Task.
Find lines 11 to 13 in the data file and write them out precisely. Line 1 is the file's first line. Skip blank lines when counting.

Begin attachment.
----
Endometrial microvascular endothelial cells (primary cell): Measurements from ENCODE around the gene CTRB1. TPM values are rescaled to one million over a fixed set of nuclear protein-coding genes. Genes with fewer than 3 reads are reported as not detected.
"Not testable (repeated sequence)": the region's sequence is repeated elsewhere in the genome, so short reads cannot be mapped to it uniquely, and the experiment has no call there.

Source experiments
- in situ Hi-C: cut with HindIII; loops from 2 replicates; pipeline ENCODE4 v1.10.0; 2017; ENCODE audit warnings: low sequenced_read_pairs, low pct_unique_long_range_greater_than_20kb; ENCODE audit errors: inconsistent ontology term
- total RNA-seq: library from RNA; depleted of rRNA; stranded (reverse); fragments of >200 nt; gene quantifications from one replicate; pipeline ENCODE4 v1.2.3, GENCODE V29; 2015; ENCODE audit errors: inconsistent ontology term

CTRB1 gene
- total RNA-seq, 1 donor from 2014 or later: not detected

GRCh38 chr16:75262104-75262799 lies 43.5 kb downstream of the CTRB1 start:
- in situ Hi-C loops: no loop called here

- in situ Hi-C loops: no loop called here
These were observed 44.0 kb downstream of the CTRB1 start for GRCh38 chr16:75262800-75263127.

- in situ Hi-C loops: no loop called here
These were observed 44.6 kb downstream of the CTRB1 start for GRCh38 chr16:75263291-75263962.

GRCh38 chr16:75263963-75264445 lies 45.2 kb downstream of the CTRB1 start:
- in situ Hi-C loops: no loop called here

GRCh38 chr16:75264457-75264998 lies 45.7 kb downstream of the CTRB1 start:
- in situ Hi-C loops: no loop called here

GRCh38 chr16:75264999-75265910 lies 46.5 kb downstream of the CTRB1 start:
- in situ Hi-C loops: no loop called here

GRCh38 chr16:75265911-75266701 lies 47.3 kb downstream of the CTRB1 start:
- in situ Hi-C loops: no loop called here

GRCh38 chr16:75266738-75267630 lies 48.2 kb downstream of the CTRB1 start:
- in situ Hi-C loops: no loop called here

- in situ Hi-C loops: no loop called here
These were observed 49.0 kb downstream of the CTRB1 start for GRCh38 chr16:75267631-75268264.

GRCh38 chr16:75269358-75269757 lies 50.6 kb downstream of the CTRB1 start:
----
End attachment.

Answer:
These were observed 44.0 kb downstream of the CTRB1 start for GRCh38 chr16:75262800-75263127.

- in situ Hi-C loops: no loop called here
These were observed 44.6 kb downstream of the CTRB1 start for GRCh38 chr16:75263291-75263962.